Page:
You’re Invited

Saturday, November 7th

9am to 6pm Hourly Giveaways Free Gifts to the First 50 Customers! Come see our New Ornaments, Florals and Holiday DĂŠcor

Mark your calendar for this special event!

Monday, Oct. 26

•  EXERCISE CLASS, 9 a.m. to 10 a.m., Ellen Fitzgerald Senior Center. Open to ages 55 and up. For details, call 704-2824657. • COA UNION SENIORS PROGRAM, 9 a.m. to 11 a.m., Indian Trail United Methodist Church. Flu clinic. • SENIOR FITNESS CLASS, 10 a.m. to 10:45 a.m., Bazemore Center, Winchester Avenue, Monroe. Free to all senior citizens. Details, 704-282-4654. • INTERNET BASICS CLASS, 10 a.m., Monroe Library. Free. Registration required; call 704-2838184. • BABY TIME, 10:30 a.m., Union West Library. Details, 704-821-7475. •  TODDLER TIME, 11:15 a.m., Union West Regional Library, for children ages 12 months to 36 months. • BABY TIME, 11:30 a.m., Waxhaw Library. Details, 704-843-3131. • MICROSOFT EXCEL I CLASS, 2 p.m., Monroe Library. Free. Registration required; call 704-2838184. • TURNING POINT DOMESTIC VIOLENCE GROUP, 4 p.m. at the shelter. Details, 704-283-7233. • HALLOWEEN EVENING STORY TIME, 5:45 p.m., Waxhaw Library. For the whole family; wear your costume. Details, 704-843-3131. •  ALCOHOLICS ANONYMOUS, Low Bottom group, 6 p.m. to 7 p.m., old Belk building, 200 Stewart St., Monroe. Details, 704-332-4387; 704377-0244. • UNION COUNTY NAACP, 6 p.m., Bazemore Center, 1001 Winchester Ave., Monroe. Details, call 704-843-6971. •  INDIAN TRAIL TOPS (Take Off Pounds Sensibly), private weighin, 6 p.m. to 6:45 p.m; meeting 7 p.m. to 8 p.m., Indian Trail United Methodist Church, 113 Indian Trail Road. First visit free. Details, 704-843-9365. • ALCOHOLICS ANONYMOUS, Sunset group, 6 p.m., 1010 McManus St., Monroe. Details, 704-219-6245. •  WINGATE LIONS CLUB, 6:30 p.m., Wingate University, LaVerne Banquet Hall. Visitors welcome. • TOPS (TAKE OFF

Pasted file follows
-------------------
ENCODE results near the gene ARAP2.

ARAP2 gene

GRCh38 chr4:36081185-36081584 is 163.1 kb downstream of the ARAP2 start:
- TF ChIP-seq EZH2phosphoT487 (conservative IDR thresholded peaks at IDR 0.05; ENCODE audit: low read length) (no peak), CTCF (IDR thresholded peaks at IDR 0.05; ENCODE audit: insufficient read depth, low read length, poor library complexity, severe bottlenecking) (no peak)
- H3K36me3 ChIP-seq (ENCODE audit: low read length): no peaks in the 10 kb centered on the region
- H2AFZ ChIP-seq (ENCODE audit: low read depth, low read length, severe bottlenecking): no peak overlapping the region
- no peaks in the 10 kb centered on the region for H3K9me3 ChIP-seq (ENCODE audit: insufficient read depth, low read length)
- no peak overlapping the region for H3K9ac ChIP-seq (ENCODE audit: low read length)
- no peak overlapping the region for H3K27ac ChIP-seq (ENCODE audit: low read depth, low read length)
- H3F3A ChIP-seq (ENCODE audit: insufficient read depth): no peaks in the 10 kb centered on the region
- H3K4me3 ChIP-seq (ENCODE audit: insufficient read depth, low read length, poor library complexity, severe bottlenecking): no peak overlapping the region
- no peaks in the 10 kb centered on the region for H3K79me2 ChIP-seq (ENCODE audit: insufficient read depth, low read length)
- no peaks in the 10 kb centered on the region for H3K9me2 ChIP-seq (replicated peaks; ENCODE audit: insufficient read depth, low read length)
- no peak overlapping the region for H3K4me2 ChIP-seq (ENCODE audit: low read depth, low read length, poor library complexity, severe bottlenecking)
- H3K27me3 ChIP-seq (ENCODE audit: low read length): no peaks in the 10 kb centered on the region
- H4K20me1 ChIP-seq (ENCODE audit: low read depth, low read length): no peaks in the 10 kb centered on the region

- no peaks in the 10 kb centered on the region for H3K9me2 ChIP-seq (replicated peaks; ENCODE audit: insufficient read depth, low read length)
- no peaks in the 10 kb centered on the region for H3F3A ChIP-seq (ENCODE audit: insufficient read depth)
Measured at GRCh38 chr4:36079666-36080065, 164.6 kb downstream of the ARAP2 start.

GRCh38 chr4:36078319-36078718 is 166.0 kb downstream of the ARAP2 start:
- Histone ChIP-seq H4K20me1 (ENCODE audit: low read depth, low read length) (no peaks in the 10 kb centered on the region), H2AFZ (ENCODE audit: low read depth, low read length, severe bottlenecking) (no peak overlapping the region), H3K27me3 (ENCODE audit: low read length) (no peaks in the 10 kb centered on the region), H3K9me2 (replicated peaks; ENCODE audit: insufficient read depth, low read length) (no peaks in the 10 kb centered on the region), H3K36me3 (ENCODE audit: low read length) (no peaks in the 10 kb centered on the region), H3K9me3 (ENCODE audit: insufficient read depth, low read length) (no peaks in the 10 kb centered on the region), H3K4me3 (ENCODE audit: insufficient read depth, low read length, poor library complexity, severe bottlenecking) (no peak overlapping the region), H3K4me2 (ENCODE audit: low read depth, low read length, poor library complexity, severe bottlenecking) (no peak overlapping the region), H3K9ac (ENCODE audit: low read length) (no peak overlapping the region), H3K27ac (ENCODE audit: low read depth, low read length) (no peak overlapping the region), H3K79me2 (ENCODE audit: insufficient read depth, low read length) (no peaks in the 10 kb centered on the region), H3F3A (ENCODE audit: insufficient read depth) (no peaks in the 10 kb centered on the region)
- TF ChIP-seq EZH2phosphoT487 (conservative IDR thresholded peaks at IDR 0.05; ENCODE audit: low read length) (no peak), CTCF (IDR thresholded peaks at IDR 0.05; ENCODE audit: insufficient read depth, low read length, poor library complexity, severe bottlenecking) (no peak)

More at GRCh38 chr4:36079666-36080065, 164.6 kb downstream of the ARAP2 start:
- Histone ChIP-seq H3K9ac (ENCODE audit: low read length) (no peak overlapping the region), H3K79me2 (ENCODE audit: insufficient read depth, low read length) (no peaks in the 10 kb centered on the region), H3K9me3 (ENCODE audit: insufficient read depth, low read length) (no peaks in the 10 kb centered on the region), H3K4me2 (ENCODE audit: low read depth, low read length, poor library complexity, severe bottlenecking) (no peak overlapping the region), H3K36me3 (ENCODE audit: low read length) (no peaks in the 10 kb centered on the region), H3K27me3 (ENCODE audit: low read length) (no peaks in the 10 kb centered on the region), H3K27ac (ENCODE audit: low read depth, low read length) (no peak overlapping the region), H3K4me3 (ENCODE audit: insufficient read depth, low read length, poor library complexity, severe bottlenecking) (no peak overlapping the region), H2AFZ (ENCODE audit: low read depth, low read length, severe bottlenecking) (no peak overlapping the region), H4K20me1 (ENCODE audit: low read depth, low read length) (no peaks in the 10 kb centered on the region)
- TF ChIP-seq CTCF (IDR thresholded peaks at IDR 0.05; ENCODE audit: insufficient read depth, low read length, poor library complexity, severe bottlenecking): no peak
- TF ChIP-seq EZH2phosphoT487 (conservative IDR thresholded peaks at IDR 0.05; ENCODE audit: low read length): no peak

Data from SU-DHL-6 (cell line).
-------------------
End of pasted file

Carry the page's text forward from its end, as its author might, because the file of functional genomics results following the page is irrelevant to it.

POUNDS SENSIBLY), 6:30 p.m. weigh-in, 7 p.m. meeting, First Baptist Church, 109 Morrow Ave. For details, call 704-226-1341. • WAXHAW TOPS No. 800, 6:30 p.m., Bonds Grove United Methodist Church. Details, 704-8432735. •  MONROE CIVITAN CLUB, 7 p.m., Wingate University LaVerne Banquet Hall. Details, Pat Laney, 704-283-5711. • UNION CHORALE, 7 p.m., Stallings United Methodist Church, 1115 Stallings Road. Details, Sandy McReynolds, 704238-1555. • UNIONVILLE LIONS CLUB, 7 p.m., Unionville Community Building. Details, Betty Hinson 704283-6364. •  INDIAN TRAIL LIONS CLUB, 7:30 p.m., Indian Trail Civic Building. • NARCOTICS ANONYMOUS, 8 p.m. to 9 p.m., Friendship Missionary Baptist Church administrative building, 501 Burke St. Details, 704-8214256, 704-763-0784. • WINGATE LIONS CLUB, 6:30 p.m., LaVerne Banquet Hall at Wingate University; call 704-2335593.

Tuesday, Oct. 27